The post was originally published on April 1, 2021.
It’s been a huge week here at ExpressVPN, for our engineers and customers alike. Network traffic has been backed up for miles. The culprit? A rogue data packet, 10,000 bytes in size—and big enough to clog the most resilient of pipes on the information superhighway.
We knew the packet, dubbed Cthulhu and Lovecraftian in magnitude, would be a tight squeeze. But we could not have predicted that it would get lodged in a submarine cable in the middle of the Atlantic Ocean roughly 300 miles off the coast of Ponta Delgada.
Currently, there are thousands of other data packets lined up on both sides of the impediment, awaiting safe passage. What’s clear is that until we dislodge the stuck packet, our customers’ data won’t flow freely across the internet.
This outage has resulted in our support queue filling with a wide range of tickets from ExpressVPN customers. Some have voiced their support for our mission and have offered words of encouragement and prayer. Others demonstrate clear signs of frustration.
One of our customers, who we’ll call Rachel, contacted us in desperation: “I’ve been trying to use your service for over a week to catch Meghan Markle’s interview with Oprah. Because of your oversized packet—what’s it called? Cuttlefish? Cuddletoo?—I still don’t know if she actually called the monarchy racist. I can’t even talk about it intelligently on Facebook. Please help!”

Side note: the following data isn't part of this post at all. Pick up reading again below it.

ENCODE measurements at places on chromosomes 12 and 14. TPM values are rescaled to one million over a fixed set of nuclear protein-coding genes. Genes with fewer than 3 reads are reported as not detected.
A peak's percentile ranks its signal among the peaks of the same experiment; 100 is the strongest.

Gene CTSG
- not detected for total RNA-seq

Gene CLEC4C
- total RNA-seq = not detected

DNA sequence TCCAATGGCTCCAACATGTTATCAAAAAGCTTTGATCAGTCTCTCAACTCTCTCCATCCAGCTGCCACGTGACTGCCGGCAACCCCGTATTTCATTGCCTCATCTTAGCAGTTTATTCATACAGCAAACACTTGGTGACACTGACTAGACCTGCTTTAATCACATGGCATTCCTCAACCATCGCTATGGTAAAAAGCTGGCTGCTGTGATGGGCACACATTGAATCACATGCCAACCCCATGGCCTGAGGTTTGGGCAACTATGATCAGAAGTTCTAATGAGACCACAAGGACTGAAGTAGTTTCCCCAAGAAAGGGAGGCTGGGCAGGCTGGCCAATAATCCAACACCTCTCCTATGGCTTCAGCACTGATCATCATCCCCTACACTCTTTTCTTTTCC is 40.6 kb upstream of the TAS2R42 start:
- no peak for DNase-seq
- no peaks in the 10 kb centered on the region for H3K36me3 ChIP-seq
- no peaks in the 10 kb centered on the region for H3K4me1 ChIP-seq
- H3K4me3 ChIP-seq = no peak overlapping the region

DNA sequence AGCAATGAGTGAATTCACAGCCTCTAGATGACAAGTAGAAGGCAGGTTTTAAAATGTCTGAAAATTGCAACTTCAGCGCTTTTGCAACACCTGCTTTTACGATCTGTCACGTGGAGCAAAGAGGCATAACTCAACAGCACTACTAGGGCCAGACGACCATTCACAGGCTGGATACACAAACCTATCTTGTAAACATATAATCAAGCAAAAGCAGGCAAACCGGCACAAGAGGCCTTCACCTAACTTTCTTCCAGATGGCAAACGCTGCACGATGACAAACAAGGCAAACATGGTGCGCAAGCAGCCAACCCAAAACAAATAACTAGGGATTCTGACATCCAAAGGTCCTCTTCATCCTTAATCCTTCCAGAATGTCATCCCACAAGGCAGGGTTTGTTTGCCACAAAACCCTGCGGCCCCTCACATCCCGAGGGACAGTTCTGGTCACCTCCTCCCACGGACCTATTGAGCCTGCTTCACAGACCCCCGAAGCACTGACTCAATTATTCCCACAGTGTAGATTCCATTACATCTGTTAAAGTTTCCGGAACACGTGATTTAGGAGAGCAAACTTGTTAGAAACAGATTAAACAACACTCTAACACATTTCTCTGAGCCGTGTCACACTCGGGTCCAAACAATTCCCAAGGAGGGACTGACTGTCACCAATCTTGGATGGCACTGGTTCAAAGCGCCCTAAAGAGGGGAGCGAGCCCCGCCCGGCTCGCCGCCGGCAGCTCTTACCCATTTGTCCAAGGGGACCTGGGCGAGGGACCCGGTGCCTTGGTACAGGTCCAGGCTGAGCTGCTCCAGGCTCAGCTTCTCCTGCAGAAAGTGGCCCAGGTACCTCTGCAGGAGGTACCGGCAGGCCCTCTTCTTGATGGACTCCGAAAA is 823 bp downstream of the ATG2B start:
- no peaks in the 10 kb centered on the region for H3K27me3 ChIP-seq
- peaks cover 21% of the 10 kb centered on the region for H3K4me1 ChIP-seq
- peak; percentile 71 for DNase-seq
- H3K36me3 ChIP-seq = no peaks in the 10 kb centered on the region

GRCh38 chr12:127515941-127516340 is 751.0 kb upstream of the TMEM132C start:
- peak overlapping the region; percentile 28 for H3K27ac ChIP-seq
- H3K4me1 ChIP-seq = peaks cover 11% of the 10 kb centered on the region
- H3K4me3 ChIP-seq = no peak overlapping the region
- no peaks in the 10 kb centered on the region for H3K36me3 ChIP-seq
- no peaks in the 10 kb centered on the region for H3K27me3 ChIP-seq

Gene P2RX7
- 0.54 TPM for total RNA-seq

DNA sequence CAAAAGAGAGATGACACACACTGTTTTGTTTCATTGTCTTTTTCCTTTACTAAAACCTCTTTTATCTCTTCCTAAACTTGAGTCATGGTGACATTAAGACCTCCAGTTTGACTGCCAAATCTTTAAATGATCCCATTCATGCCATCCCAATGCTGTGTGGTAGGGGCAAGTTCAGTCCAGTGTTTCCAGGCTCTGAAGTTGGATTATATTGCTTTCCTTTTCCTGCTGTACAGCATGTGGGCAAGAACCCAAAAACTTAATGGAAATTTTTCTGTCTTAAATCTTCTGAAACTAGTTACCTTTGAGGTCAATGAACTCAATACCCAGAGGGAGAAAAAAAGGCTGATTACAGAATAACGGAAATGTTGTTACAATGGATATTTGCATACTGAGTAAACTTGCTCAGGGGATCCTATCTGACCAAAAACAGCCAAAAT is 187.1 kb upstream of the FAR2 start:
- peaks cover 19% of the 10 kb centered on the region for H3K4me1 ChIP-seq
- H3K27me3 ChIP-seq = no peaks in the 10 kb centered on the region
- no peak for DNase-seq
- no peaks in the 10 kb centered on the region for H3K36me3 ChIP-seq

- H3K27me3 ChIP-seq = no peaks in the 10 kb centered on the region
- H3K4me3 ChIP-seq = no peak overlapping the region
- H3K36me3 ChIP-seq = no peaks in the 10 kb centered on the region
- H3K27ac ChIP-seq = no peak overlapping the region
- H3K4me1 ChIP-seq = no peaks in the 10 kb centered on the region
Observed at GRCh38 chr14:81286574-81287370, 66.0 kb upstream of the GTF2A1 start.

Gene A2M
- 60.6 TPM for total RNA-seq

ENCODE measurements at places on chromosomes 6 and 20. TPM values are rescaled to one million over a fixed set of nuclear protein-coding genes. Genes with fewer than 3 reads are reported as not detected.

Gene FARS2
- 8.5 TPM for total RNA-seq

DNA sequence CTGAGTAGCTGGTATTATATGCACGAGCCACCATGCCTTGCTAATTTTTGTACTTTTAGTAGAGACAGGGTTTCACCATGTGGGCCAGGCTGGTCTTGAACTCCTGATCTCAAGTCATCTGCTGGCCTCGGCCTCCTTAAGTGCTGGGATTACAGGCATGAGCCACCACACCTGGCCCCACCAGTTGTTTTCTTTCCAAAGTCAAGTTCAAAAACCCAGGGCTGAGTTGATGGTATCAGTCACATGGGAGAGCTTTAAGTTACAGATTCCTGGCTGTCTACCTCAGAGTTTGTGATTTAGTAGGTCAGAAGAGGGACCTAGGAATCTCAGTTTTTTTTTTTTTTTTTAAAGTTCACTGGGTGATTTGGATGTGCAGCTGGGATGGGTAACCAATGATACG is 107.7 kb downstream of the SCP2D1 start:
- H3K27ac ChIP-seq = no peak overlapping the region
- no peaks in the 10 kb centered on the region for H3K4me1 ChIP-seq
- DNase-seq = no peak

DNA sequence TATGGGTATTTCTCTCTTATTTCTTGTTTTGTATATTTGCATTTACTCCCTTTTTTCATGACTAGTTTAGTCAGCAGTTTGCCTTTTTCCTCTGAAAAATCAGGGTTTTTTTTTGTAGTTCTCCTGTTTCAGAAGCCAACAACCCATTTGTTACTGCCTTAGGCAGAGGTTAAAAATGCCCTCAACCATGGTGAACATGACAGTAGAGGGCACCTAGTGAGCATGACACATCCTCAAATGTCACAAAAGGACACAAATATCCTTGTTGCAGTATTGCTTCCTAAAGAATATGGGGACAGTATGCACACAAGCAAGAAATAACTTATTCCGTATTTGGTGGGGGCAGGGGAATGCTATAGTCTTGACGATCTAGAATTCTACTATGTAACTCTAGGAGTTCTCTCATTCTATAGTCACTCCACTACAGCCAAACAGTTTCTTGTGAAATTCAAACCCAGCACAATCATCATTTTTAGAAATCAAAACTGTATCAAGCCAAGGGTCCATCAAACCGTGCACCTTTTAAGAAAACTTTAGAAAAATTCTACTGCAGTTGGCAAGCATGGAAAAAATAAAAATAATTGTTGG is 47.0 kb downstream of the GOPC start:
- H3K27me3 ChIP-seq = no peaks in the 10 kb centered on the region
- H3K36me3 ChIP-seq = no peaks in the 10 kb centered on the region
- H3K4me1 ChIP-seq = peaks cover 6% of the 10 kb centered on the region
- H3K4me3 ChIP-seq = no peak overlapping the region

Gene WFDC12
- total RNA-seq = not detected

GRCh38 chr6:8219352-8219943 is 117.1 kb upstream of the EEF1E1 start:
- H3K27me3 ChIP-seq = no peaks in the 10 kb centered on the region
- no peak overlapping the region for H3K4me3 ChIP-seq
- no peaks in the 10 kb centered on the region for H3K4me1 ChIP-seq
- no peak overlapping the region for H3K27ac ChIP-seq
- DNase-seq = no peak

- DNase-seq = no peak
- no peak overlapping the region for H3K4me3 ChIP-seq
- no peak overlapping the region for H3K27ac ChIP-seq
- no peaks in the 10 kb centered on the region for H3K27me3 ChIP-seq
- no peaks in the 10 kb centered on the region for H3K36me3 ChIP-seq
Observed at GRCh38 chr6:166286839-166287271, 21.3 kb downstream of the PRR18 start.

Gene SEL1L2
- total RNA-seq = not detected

What we know is that until we manage to dislodge the stuck packet, network traffic will remain at a standstill. In fact, we’ve reached out to numerous experts in undersea extraction to determine our best next steps.
One such expert, Elon Musk, was happy to help as long as we thanked him publicly afterwards for saving the world—and as long as we referred to him only as Elon “the real Tony Stark” Musk. The real Tony Stark suggested that
Tesla Stark Industries could build a small submersible to dive several miles beneath the ocean and bring the packet to safety. However, when we began to question the physics of it and whether his submersible could reach such an operating depth, Stark began hurling invective at us on Twitter, hinting darkly: “I know how to blow things up.”
Director James Cameron (The Abyss, Avatar, True Lies) is known for making Titanic only to fund his deepsea diving adventures. When consulted on the extraction, Cameron was insistent that we not make eye contact with him. He then advised that this sounded like a boring idea for a film. We had to remind him, several times during our meeting, that we were not pitching a film and that we were dealing with an actual clogged network. He still wasn’t impressed.
In the interim, we’ve been fielding support requests—which we’re working round-the-clock to resolve—from customers who can’t access their Instagram feeds for those sweet sweet likes, to those who are missing out on the excitement of March Madness, to grandmas who play Pokemon Go.
In a last-ditch effort, we reached out to perhaps the most knowledgeable and capable undersea expert, Arthur Curry. For a guy that can talk to fish, he wasn’t much help. We suppose he has more on his plate these days…
So we’re back to square one. Are you an expert in search and rescue missions or undersea extraction? Have a spare military-grade submarine or U-boat lying around? Or any other clever ideas on how to free our packet? Our support hotline is open 24/7. We’re standing by waiting for your suggestions.